abstruse

adjective
ab·​struse | \ əb-ˈstrüs How to pronounce abstruse (audio) , ab- \

Definition of abstruse

formal
: difficult to comprehend : recondite the abstruse calculations of mathematicians abstruse concepts/ideas/theories

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Other Words from abstruse

abstrusely adverb
abstruseness noun

Synonyms & Antonyms for abstruse

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Obtuse vs. Abstruse

Obtuse, which comes to us from the Latin word obtusus, meaning "dull" or "blunt," can describe an angle that is not acute or a person who is mentally "dull" or slow of mind. The word has also developed a somewhat controversial sense of "hard to comprehend," probably as a result of confusion with abstruse. This sense of obtuse is well established, and it is now possible to speak of "obtuse language" and "obtuse explanations," as well as "obtuse angles" and "obtuse readers"; however, it may attract some criticism. If you're hesitant about using new meanings of words, you should probably stick with abstruse when you want a word meaning "difficult to understand."

Latin Ties Things Together With Abstruse

Look closely at the following Latin verbs, all of which are derived from the verb "trudere" ("to push"): "extrudere," "intrudere," "obtrudere," "protrudere." Each of these Latin verbs has an English descendant whose meaning involves pushing or thrusting. Another "trudere" offspring, abstrudere, meaning "to push away" or "to conceal," gave English abstrude, meaning "to thrust away." But that verb didn't make it past the 17th century. The "abstrudere" descendant that did survive is "abstruse," an adjective that recalls the meaning of its Latin parent abstrusus, meaning "concealed."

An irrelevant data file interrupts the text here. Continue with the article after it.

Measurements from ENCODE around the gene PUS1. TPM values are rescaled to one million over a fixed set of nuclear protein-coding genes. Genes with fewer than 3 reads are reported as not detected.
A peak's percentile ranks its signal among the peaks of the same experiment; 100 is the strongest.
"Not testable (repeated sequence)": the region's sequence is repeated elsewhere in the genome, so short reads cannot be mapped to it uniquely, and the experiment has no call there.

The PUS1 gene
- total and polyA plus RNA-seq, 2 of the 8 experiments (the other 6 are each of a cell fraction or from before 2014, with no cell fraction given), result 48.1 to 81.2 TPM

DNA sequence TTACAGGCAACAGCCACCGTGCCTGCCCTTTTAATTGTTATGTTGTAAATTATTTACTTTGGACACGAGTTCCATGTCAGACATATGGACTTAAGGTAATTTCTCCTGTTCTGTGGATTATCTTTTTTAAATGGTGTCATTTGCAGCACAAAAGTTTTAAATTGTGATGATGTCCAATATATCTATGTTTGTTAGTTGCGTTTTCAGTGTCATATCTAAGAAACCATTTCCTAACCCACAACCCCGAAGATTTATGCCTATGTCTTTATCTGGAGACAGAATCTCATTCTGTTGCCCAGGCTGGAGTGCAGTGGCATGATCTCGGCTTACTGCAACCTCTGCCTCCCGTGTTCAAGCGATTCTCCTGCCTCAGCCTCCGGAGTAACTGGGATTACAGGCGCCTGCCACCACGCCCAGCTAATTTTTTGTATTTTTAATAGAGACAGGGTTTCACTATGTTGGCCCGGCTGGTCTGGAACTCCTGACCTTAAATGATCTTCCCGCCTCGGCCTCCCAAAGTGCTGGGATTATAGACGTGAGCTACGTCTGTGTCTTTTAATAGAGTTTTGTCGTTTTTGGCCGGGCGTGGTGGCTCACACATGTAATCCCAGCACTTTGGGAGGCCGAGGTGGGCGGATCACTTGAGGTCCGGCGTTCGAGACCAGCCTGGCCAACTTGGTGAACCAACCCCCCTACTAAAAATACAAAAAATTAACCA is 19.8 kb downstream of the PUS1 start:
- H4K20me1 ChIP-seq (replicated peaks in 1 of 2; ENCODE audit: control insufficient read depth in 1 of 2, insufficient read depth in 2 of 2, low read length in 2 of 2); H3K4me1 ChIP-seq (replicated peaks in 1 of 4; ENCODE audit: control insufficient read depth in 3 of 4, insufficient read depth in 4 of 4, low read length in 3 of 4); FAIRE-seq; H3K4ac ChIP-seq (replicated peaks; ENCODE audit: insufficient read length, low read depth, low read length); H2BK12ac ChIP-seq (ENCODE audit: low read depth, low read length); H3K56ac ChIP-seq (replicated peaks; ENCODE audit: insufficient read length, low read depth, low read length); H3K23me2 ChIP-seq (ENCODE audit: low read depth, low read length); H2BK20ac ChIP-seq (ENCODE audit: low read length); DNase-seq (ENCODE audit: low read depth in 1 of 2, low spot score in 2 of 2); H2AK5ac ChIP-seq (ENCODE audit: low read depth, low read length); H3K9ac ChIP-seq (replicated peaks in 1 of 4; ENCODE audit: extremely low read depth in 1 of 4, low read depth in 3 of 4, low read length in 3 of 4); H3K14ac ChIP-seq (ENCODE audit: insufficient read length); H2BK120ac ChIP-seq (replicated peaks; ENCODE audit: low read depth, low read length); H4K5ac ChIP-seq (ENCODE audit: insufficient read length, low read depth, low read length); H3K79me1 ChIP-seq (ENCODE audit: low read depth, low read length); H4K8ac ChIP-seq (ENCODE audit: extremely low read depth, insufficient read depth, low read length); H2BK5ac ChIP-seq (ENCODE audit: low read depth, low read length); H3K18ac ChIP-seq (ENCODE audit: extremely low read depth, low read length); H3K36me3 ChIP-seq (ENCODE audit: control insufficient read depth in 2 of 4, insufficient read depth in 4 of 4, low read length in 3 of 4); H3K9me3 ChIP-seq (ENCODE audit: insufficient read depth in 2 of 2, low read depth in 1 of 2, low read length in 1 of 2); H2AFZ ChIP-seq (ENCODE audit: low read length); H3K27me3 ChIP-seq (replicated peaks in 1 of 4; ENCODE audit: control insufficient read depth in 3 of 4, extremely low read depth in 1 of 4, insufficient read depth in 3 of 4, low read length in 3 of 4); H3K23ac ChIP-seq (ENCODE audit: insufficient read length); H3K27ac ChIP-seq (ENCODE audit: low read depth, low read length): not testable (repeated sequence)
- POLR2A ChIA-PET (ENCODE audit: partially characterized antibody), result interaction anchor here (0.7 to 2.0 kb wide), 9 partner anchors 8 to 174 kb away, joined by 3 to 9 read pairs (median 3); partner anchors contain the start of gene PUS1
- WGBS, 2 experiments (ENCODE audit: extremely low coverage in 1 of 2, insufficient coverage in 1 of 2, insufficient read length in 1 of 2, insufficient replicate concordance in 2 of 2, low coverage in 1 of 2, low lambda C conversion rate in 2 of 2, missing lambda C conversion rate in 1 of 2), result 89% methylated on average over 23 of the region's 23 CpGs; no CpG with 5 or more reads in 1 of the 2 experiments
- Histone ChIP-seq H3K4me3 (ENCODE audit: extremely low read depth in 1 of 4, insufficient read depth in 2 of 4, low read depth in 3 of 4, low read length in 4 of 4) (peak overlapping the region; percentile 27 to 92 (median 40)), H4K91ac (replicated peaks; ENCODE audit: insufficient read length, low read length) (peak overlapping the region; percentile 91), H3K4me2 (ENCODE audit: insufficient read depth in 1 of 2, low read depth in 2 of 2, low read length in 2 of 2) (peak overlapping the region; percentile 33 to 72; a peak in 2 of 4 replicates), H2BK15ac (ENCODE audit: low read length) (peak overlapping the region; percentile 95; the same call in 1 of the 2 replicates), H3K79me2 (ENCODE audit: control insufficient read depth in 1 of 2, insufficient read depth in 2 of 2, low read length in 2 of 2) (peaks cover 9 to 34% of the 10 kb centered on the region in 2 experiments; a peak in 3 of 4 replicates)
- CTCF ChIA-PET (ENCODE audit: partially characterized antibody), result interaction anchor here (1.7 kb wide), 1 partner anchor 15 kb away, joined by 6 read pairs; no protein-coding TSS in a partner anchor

Examples of abstruse in a Sentence

Her subject matter is abstruse. you're not the only one who finds Einstein's theory of relativity abstruse
Recent Examples on the Web The procedures are so abstruse that a parliamentarian must sit below the presiding officer and, essentially, tell him or her what to say. Margaret Talbot, The New Yorker, 11 Aug. 2021 The procedures are so abstruse that a parliamentarian must sit below the presiding officer and, essentially, tell him or her what to say. Margaret Talbot, The New Yorker, 11 Aug. 2021 The procedures are so abstruse that a parliamentarian must sit below the presiding officer and, essentially, tell him or her what to say. Margaret Talbot, The New Yorker, 11 Aug. 2021 The procedures are so abstruse that a parliamentarian must sit below the presiding officer and, essentially, tell him or her what to say. Margaret Talbot, The New Yorker, 11 Aug. 2021 The procedures are so abstruse that a parliamentarian must sit below the presiding officer and, essentially, tell him or her what to say. Margaret Talbot, The New Yorker, 11 Aug. 2021 The procedures are so abstruse that a parliamentarian must sit below the presiding officer and, essentially, tell him or her what to say. Richard Brod, The New Yorker, 3 Aug. 2021 If the bank’s lawyers are right, the plot was extraordinarily abstruse. Dexter Filkins, The New Yorker, 7 Oct. 2020 Forget the expertise and abstruse calculations for a moment. Erik Sherman, Fortune, 20 Mar. 2020

These example sentences are selected automatically from various online news sources to reflect current usage of the word 'abstruse.' Views expressed in the examples do not represent the opinion of Merriam-Webster or its editors. Send us feedback.

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First Known Use of abstruse

circa 1549, in the meaning defined above

History and Etymology for abstruse

borrowed from Latin abstrūsus "concealed, recondite," from past participle of abstrūdere "to conceal," from abs- (variant of ab- ab- before c- and t-) + trūdere "to push, thrust" — more at threat entry 1

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Time Traveler for abstruse

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The first known use of abstruse was circa 1549

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Dictionary Entries Near abstruse

abstriction

abstruse

abstrusity

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Last Updated

18 Oct 2021

Cite this Entry

“Abstruse.” Merriam-Webster.com Dictionary, Merriam-Webster, https://www.merriam-webster.com/dictionary/abstruse. Accessed 23 Oct. 2021.

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